Cuba in Mind

Trip Start Jan 16, 2007
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Trip End Mar 01, 2007


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Saturday, February 10, 2007

My mother-in-law Rosemary has a great talent for picking the exact accessory to make an outing or afternoon extra special. For this trip, she's supplied Lucy with some great travel toys, including the best ice-breaker of them all, a Dora the Explorer magic pen colouring set. Just put water in the pen and it turns the black and white pictures into colourful celebrations -- and when they dry out, you can start all over again. Kids and adults everywhere are enchanted.

For me, Rosemary has procured The Old Man and the Sea (which I haven't read in 20 years) and a wonderful anthology on writing, edited by Maria Finn Dominguez, called Cuba in Mind. From the expected writings of Hemingway and Graham Greene to the insightful snippets by an ambassador's wife; from Anthony Trollope's 18th century visit to see the treatment of slaves on a sugar plantation to an extraordinary account of the Pope's visit in 1998, this is the perfect travel companion.

I've been marking passages that resonate with me, planning to blend them into my own travelogues, but for now, I thought I'd share a few quotes:

"All day long, Havana echoes with song. In the morning you are awakened by the melodic cries of the chicken seller, the vegetable hawker, the peddlers of coat hangers and the knife sharpeners. Each has his distinctive trade chant.... Their conversation runs in ripples and rills, and after a while, you will find the same cadence creeping into yours. When you call for the chamberman at the hotel, you don't say Camarero; you sing it." -- from Havana Manana, Consuelo Hermer and Marjorie May, 1930s

"'To be human, at least in Cuba, seems to indicate a magical sensibility.'" -- Politburo Chief Jose Carniedad, quoted by Elizabeth Hanly in "Santeria: An Alternative Pulse" (1995)

"Well, the worst thing I said was that I'd heard, by rumor, that Raul Castro was gay. And the second worst thing I said was that Che Guevara was cute." -- Allen Ginsberg, on why he was escorted from the country, 1965

When my grandmother came she brought a bit of Spanish soil
When my mother left, she took a bit of Cuban soil
I will carry no bit of homeland
I want it all above my grave
-- Carilda Oliver Labra

"'I can understand that someone would not like it here if you didn't see this country before 1959. People used to dig in garbage cans for food. Whole families used to live on the streets. I had a teaching degree, and for five years I couldn't get a job because there simply weren't enough school. And with so much illiteracy! To understand, you have to have lived it.... I wonder if you see me as a fanatic. Because I'm sure, in spite of its problems, that what this country is doing is right. I'm sure we're on the right track.'" -- Cuba cooking personality Nitza Villapol, author of what has been reproduced in English (without permission or payment) as the best-selling The Cuban Flavour, interviewed by Tom Miller (1992)

"'Our genius as Cubans,' she told me, 'is our ability to communicate with our bodies.'" -- Elizabeth Hanly, quoting Cuban ballet sensation Alicia Alonso

"The minutes passed, the hours passed, it seemed, and the line got longer, and there was never a bus in sight. At one point -- it must have been three A.M. or later -- someone got out a guitar, and a few drunken boys began beating out a rhythm on the walls, and a girl started singing, and Lula joined in from where she was standing, and, in a faint, high voice, she sang boleros and then Cuban songs, and then Yoruba songs and Beatles songs and even Russian songs. The time moved more quickly then, and the cola itself became a party, with frantic strumming and the beating of walls, and voices, two or three, taking melodies for a walk. Then the bus came, and suddenly the line, so patient, broke into ranks, and there was a scuffle, and someone shouted Hijo e puta, and a big white guy took a swing at a black...and we climbed up amid the mob, and grabbed some seats, and she fell asleep in my lap as we lurched back toward Havana." -- from Cuba and the Night, Pico Iyer (1995)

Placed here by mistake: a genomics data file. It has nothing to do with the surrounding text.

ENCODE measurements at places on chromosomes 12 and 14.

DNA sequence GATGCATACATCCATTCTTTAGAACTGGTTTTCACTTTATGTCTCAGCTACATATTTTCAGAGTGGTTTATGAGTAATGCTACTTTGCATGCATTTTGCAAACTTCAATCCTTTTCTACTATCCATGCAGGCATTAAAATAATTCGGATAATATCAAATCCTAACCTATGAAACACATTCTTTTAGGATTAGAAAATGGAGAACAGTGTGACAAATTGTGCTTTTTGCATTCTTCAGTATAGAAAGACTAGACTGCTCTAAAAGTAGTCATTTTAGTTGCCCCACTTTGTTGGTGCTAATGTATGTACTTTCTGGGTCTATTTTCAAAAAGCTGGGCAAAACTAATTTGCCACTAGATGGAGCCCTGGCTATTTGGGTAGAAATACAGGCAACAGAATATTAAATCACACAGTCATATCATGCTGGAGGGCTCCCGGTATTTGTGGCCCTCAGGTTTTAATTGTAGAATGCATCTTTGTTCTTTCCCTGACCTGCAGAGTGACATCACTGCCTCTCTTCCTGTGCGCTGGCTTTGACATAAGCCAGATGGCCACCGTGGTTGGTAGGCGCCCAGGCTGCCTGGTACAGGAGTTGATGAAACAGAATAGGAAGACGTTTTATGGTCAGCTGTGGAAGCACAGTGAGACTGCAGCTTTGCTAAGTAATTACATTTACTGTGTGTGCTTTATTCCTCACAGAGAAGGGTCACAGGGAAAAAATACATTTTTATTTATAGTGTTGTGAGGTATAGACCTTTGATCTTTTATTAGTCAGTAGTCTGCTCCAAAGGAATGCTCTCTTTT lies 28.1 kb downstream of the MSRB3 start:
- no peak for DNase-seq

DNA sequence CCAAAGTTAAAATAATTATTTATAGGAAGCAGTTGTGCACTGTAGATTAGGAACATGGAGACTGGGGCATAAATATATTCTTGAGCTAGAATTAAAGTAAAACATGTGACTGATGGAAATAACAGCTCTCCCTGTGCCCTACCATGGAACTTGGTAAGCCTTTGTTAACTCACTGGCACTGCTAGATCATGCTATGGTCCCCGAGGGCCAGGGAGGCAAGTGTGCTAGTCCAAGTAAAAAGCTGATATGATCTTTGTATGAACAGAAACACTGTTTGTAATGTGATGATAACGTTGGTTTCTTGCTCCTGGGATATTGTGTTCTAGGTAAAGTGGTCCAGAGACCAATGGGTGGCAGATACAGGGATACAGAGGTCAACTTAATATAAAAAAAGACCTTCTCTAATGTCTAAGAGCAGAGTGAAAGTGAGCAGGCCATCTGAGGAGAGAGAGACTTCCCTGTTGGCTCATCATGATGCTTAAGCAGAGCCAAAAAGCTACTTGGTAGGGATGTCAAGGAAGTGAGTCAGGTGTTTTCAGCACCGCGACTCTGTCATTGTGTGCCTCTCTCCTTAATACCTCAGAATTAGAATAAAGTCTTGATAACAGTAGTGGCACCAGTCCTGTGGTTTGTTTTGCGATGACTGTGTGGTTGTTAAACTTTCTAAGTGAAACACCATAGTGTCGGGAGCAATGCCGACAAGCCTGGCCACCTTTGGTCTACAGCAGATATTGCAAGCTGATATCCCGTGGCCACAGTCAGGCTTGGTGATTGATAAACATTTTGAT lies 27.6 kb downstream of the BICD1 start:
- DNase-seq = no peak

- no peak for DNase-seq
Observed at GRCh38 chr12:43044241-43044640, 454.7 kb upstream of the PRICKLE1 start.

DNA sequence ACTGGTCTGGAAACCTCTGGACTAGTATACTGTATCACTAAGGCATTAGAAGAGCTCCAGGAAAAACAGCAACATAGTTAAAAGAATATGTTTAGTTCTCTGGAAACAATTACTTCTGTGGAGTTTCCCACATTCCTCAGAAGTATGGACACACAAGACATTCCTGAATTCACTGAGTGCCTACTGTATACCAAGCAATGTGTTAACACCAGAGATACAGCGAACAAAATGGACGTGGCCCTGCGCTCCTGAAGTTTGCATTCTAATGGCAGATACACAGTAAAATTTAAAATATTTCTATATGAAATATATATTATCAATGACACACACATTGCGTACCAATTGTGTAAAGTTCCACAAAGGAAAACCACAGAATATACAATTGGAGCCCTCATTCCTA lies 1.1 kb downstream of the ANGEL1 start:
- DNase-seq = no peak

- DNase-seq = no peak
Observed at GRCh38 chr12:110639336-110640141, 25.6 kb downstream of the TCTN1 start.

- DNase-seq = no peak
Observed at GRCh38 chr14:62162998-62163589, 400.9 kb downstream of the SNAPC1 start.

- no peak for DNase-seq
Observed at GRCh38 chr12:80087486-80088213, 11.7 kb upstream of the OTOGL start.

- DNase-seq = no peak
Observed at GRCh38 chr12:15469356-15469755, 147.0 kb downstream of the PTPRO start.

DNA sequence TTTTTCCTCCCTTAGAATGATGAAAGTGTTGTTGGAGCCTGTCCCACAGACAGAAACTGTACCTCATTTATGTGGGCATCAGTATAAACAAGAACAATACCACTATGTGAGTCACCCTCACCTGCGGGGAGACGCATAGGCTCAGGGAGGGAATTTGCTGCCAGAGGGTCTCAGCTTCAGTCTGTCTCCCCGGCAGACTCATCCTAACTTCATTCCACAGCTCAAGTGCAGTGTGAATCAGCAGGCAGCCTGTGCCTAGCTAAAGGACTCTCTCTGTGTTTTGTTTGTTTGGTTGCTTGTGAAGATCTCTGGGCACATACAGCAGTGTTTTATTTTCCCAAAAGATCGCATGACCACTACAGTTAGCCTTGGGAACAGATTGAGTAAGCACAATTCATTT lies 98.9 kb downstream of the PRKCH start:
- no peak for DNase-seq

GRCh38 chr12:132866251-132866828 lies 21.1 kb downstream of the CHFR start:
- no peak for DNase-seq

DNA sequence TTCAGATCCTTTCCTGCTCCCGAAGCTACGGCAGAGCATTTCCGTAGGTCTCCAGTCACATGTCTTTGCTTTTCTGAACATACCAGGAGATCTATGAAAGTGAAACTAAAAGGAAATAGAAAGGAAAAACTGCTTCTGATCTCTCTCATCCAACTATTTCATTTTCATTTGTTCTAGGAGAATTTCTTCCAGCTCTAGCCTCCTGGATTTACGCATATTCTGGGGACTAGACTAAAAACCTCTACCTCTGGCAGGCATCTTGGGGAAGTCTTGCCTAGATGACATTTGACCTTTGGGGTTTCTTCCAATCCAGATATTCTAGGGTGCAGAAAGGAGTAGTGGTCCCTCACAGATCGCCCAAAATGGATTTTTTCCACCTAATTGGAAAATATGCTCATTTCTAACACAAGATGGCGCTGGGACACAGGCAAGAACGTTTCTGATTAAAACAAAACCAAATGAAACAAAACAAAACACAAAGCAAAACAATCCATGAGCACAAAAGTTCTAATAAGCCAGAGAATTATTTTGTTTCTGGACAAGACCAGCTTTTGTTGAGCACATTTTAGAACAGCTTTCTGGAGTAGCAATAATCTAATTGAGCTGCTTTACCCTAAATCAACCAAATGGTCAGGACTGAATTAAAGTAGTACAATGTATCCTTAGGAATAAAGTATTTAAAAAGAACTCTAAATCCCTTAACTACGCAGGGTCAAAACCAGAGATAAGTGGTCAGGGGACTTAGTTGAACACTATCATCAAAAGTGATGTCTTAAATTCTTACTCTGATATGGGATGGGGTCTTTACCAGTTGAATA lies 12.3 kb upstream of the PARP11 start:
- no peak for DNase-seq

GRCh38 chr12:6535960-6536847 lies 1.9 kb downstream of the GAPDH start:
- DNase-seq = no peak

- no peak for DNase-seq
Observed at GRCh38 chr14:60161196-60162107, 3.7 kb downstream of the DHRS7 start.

"This ancient heartbeat they pour out into the Cuban night from a little row of cafe hovels at Marianao. Or else they flood with song those smoky low-roofed dance halls where the poor of Havana go for entertainment after dark." -- "Havana Nights," Langston Hughes (1956)

"Later, outside on the street, the night air still warm and viscous, I reeled from the pulse and ardor of Cuba. I walked through the thick of it, letting myself imagine a scene in which the coming of the future, unimaginable and cryptic, fails to fully disintegrate what has already passed." -- from "The Flesh, the Bones, and the Beating Heart," Kimi Eisele (2004)

"Cubans live on music the way others live on bread and water." Composer Geraldo Piloto, quoted by Andrei Codrescu

"Perhaps it is philistine to hope for happy endings in Cuba, a place so steeped in short-term gaiety and long-term tragedy. It is possible, however, to hope for new beginnings. The final drama of Fidel Castro's Cuba may be that he has prepared a future for his country in which he and his ideologues serve no purpose, have no place." -- from Havana Then and Now, Robert Stone, (1992)

"I know now that I want to go back to Cuba as often as possible. My daughter will grow up knowing the island and her family there. For her, Cuba will not be an abstraction of lost hopes and misplaced longings, but a place of memories, good and bad mingling like any others. Whether my daughter will fall in love with Cuba the way I have, I cannot tell. But the opportunity to do so is one of the greatest gifts I can offer her." -- from "Simple Life," Christina Garcia (1996)
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